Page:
While testifying before Congress earlier this year, Federal Reserve Chairman Ben Bernanke was asked if there was precedent for the economy recovering from a recession while the housing market stayed weak. He looked puzzled, thought about it for a moment, and replied: "It's normal for housing and construction to be an important part of the recovery."
No, in other words.
The key to getting the economy back on track is deleveraging -- paying off debt accumulated during the bubble years. For households, the vast majority of that debt is in the form of mortgages. In that sense, housing not only caused the recession, but it's by far the biggest impediment to recovery.
But it goes beyond paying off debt. In a report released last week, the Fed asked a simple question: How many of the 8.7 million jobs lost during the recession were tied to the housing market?
Its answer: about 40%. And that probably understates it.
Of all the jobs lost between December 2007 and February 2010, 2 million -- or 22% of the total -- were construction jobs. The Fed estimates another 1.6 million jobs were lost due to knock-on effects of those construction workers cutting back on spending after they lost their jobs. Add those together, and nearly 40% of all jobs lost during the recession were due to the soured housing industry.
That's where the Fed's analysis ended, but I think you can take it a step further.
Since peaking in 2006, the financial industry has lost about 500,000 jobs. Most of those jobs were tied to housing in one way or another. There are actually fewer financial jobs today than there were in 1999, even though the overall population has grown by 13%. And that trend doesn't look like it's letting up anytime soon. More than 2,500 banks -- or one-third of the total -- cut jobs last quarter, according to The Wall Street Journal. Big banks like Citigroup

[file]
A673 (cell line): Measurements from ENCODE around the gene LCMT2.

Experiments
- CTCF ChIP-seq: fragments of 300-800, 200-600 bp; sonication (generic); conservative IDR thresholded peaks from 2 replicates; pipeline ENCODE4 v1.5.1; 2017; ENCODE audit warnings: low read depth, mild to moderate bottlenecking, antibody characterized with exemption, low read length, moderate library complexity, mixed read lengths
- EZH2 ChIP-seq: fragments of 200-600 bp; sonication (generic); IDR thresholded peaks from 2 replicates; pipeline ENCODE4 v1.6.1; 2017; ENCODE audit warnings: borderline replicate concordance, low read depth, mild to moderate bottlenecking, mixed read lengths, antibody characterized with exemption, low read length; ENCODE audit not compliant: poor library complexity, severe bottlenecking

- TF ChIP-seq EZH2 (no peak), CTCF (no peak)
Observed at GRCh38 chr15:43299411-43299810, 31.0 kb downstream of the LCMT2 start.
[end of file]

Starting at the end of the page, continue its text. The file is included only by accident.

And then there's the impact lower housing prices have on consumer spending. According to the Congressional Budget Office, every $1,000 decline in home values causes households to cut spending by $20 to $70 a year. That's the power of the wealth effect, or the theory that people's willingness to spend is based on how wealthy they feel.
Since 2006, U.S. housing values have declined by $7 trillion. Using the CBO's assumptions, that translates to a decline in consumer spending of $140 billion to $490 billion per year.
How many jobs has that cost? It's hard to say. As a rough rule of thumb, every 2% decline in GDP causes unemployment to rise 1%, eliminating about 1.5 million jobs. At the high end of the CBO's estimate, a $490 billion decline in consumer spending could be responsible for 2.4 million lost jobs.
Add that to the 3.6 million jobs lost from construction and the 500,000 lost finance jobs, and you get up to 6.5 million jobs lost directly or indirectly to the housing market -- nearly 75% of the total lost during the recession.
Now you know what Bernanke is talking about.
As ugly as that is, the reality is many housing-related jobs never should have existed in the first place. When thinking about housing-related job losses and the potential recovery, you have to make a distinction between jobs tied to the housing market and jobs tied to the housing bubble. Many fall into the latter group. According to economist Mark Zandi, 23% of all new jobs created from 2003-2006 were housing-related. Many won't come back -- nor should they.
But things may be turning a corner. We're now nearly six years past the housing bubble's peak, home prices are back to 2003 levels, and housing construction is far below the level of household formation. Housing may be closer to the bottom than some think. And with so many jobs tied to the industry, even a small upturn could boost the entire economy. As Warren Buffett said this summer, "We will come back big time on employment when residential construction comes back. ... You will be surprised, in my view, how fast things change when that happens." It can't come soon enough.
Check back every Tuesday and Friday for Morgan Housel's columns on finance and economics.